Stocks moved broadly higher on Wall Street Tuesday as the White House and a number of state governors weigh how to gradually reopen the economy following some signs that the coronavirus pandemic may be leveling off in some of the hardest-hit areas.
Traders also had their eye on Johnson & Johnson, JPMorgan Chase and other big companies issuing their earnings reports for the first three months of the year in hopes of getting a better idea of how much their profits this year will take a hit from the outbreak.
The S&P 500 was up 2.1% as of 11:45 a.m. Eastern time, recovering all of its losses from a day earlier. The benchmark index surged 12% last week, though it remains about 18% below its all-time high set in February.
Technology and health care stocks powered much of the broad rally. That helped drive the Dow Jones Industrial Average 405 points higher, or 1.7%, to 23,793. The Nasdaq rose 2.9%.
European markets were mostly higher after reopening following a holiday. Asian markets ended mostly higher.
Bond prices rose. The yield on the 10-year Treasury fell to 0.73% from 0.75% late Monday.
Oil prices fell. Benchmark U.S. crude rose was down $1.19, or 5.3%, to $21.23. Brent, the international standard, dropped $1.57 to $30.14 a barrel.
Tentative optimism that the outbreak has begun to plateau in some areas plus unprecedented infusions of support from the Federal Reserve and the government have helped drive stocks higher this month. But this week stocks could be in for more volatility as companies serve up their first-quarter results.
While Wall Street expects profits will be down for most companies in the S&P 500, the focus is on what management teams have to say about what their prospects for profits look like for the rest of the year. That might prove difficult. With all the uncertainties about when economies may reopen, many companies have simply pulled their profit and sales forecasts for the year altogether.
Johnson & Johnson was a bright spot Tuesday, reporting a stronger profit for the first three months of the year than Wall Street expected. The health care products company is feeling the effects of the coronavirus crunch, however. It cut its sales forecast for the year, but not by much more than Wall Street had already done on its own. J&J even raised its dividend, bucking a broader trend as companies try to conserve cash. Its stock rose 4.6%.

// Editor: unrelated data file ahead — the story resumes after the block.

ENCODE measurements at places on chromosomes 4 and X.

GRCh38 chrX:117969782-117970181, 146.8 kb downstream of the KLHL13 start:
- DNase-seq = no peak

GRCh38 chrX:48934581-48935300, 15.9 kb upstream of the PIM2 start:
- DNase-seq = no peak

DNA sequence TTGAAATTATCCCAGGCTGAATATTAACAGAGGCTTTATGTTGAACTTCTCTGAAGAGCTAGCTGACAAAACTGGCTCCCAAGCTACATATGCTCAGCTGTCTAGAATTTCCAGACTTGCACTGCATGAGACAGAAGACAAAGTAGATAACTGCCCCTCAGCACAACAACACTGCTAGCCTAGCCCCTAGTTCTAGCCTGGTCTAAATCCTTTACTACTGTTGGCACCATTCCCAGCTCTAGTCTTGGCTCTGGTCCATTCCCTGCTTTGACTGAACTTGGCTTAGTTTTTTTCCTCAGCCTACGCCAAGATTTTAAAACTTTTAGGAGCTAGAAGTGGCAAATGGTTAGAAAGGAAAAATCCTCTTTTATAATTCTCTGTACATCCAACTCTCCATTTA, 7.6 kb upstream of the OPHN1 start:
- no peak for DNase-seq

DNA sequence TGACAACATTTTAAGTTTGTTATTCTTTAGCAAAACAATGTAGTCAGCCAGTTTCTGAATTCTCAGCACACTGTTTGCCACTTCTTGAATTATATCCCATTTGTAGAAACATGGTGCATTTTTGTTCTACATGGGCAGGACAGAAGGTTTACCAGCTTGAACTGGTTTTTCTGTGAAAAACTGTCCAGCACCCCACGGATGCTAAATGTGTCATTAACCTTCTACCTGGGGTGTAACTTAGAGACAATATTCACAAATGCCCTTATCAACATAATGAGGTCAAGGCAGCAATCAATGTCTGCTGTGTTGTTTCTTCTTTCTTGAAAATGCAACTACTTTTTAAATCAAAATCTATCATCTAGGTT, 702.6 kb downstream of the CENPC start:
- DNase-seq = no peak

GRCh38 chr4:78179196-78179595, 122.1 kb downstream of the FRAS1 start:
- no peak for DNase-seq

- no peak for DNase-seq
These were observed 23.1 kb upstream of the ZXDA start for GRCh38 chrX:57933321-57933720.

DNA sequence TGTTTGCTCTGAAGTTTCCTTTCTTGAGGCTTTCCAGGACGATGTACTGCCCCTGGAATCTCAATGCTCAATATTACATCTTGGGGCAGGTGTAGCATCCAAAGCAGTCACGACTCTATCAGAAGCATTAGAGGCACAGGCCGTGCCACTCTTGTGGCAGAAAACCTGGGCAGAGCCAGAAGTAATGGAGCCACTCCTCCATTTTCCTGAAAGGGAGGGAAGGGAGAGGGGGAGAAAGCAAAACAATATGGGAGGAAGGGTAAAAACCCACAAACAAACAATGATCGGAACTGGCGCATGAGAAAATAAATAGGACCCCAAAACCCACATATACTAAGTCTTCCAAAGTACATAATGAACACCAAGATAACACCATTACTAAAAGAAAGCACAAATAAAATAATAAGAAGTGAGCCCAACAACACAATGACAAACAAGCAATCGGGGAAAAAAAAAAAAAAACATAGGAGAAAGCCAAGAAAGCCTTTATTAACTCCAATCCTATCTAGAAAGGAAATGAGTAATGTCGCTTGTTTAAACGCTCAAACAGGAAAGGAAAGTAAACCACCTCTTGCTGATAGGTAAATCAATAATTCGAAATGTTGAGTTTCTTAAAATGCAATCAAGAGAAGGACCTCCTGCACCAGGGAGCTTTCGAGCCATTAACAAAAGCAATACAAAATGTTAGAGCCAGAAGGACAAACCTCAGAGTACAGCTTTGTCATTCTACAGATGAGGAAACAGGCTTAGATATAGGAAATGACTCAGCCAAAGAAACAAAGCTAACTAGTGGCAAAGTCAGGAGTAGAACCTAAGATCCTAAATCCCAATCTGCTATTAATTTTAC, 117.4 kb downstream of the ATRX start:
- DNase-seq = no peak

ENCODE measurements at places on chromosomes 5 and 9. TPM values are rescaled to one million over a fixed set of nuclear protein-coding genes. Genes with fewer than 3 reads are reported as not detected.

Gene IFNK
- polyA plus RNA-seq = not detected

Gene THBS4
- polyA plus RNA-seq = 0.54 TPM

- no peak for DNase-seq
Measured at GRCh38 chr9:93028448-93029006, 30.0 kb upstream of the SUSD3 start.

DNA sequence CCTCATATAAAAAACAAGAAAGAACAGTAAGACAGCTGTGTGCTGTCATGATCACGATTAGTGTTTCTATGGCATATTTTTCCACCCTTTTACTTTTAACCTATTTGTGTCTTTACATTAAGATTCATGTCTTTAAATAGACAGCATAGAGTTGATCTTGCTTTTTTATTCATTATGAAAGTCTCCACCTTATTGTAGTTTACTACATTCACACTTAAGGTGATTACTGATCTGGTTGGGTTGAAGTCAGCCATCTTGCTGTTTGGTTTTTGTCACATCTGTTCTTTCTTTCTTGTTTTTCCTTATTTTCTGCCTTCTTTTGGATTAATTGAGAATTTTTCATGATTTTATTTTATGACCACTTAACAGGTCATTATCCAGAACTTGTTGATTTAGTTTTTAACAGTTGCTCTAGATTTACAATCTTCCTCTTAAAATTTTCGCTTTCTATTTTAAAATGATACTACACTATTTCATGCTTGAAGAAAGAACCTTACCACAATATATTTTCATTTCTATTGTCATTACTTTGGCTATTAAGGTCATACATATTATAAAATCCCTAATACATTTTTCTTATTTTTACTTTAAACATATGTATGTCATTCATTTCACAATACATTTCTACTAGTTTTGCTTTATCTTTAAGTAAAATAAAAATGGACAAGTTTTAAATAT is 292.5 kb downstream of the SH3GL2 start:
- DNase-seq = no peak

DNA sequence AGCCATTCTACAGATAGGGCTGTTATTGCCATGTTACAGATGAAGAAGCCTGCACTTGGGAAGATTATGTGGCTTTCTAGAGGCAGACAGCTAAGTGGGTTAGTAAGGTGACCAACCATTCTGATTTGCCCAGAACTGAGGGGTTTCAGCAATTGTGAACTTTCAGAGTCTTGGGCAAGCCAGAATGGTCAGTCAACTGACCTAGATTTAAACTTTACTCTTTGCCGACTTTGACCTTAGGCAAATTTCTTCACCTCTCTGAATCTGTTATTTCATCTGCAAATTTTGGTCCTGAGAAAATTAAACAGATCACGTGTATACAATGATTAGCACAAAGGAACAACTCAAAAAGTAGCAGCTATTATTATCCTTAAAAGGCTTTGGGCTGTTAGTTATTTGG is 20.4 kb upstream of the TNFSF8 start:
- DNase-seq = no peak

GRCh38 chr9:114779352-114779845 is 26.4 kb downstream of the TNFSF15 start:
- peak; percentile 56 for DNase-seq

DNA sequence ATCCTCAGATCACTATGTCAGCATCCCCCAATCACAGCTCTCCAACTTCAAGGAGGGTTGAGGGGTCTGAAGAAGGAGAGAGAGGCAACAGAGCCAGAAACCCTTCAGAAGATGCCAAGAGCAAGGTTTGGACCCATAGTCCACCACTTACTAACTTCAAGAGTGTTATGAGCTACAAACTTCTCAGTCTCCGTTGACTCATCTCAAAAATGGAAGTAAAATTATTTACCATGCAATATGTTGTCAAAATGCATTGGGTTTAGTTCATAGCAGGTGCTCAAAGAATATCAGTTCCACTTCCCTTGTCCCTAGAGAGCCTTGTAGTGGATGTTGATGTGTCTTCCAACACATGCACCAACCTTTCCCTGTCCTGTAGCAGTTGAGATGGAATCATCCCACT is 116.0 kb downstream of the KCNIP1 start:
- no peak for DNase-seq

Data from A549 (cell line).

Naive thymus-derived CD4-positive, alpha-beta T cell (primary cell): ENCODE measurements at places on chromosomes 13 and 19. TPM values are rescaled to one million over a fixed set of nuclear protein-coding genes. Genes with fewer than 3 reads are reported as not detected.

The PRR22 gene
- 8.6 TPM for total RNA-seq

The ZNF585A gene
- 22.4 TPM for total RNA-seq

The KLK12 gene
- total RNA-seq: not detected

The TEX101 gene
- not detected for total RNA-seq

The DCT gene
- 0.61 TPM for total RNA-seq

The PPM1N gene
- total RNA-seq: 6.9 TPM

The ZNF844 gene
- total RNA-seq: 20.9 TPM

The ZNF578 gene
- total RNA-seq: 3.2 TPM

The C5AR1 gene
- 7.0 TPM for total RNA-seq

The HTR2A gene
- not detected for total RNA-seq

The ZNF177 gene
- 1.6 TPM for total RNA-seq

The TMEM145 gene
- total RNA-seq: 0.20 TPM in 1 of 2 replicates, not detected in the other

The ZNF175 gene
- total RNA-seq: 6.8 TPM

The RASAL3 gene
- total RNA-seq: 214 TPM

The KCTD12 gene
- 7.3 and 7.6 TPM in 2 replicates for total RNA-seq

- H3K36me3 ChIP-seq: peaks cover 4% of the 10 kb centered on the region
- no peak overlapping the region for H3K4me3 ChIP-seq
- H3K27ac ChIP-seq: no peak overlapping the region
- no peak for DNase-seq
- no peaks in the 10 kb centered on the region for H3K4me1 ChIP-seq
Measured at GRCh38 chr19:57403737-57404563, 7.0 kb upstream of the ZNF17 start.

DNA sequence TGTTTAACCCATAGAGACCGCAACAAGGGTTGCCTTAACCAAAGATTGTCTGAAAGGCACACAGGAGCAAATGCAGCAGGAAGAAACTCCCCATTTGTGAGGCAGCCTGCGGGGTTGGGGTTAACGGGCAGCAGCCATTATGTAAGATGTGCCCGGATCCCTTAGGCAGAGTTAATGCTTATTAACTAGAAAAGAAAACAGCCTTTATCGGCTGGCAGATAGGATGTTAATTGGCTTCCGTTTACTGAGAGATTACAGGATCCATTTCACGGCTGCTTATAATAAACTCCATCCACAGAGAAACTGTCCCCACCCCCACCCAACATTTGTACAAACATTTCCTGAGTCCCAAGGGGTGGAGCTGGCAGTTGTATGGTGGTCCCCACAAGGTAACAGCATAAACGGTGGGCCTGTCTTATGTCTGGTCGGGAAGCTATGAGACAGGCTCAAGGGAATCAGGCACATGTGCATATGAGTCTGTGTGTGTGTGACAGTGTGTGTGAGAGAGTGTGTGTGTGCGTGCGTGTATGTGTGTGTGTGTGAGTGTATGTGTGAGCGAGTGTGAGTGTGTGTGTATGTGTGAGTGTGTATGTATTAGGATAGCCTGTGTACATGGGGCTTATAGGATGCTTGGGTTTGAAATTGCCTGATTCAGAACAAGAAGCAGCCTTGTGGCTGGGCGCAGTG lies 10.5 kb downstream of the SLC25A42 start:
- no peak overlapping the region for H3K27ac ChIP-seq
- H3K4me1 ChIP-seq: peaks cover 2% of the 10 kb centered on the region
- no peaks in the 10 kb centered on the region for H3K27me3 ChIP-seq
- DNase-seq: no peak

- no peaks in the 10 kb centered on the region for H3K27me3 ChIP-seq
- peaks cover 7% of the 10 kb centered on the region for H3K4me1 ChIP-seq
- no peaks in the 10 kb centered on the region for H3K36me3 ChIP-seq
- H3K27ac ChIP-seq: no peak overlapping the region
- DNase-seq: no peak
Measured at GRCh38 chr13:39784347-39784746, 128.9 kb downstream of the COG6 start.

JPMorgan Chase and Wells Fargo did not fare as well. Their earnings fell short of Wall Street’s expectations as the banks set aside billions to protect themselves against future losses from potentially bad loans due to the coronavirus pandemic.
JPMorgan’s stock initially rose 1%, but the gain soon gave way to a 4.5% drop. Wells Fargo, whose profits plunged nearly 90% in the first quarter, was down 4.9%. Other big banks also fell. Bank of America slid 3% and Citigroup lost 6.3%. Both are due report their results Wednesday.
Across Wall Street, analysts are forecasting a drop of roughly 10% in earnings per share for S&P 500 companies for the first quarter and 21% for the second quarter.
Given how big and unprecedented the coronavirus shock to the economy has been, analysts admit they are flying close to blind in trying to guess how bad corporate earnings will get hit. At Deutsche Bank, Chief Global Strategist Binky Chadha said his usual methods of forecasting earnings based on economic growth or surveys measuring business activity “are essentially broken.”
The key to profits this year, given the plunge in revenues across industries, is how quickly and by how much a company can cut its costs, Chadha wrote in a report.
Apart from earnings, investors continue to keep an eye on the COVID-19 case data for clues as to whether the outbreak will wane enough for government officials to relax the social distancing guidelines and business closures that have ground much of the economy to a halt and left a record number of Americans suddenly unemployed.
There are more than 1.94 million confirmed coronavirus cases worldwide, led by the United States with more than 583,000, according to a tally by Johns Hopkins University.
Positive signs in New York and other areas that have seen a big share of COVID-19 cases are fueling a debate in Washington and among state governors about when and how to reopen the economy.
Anxious to put the crisis behind him, President Donald Trump has been discussing with senior aides how to roll back federal social distancing recommendations that expire at the end of the month.
The economic damage has been widespread and severe after only a few weeks into the shutdown. The International Monetary Fund said Tuesday that the world economy will suffer its worst year since the Great Depression.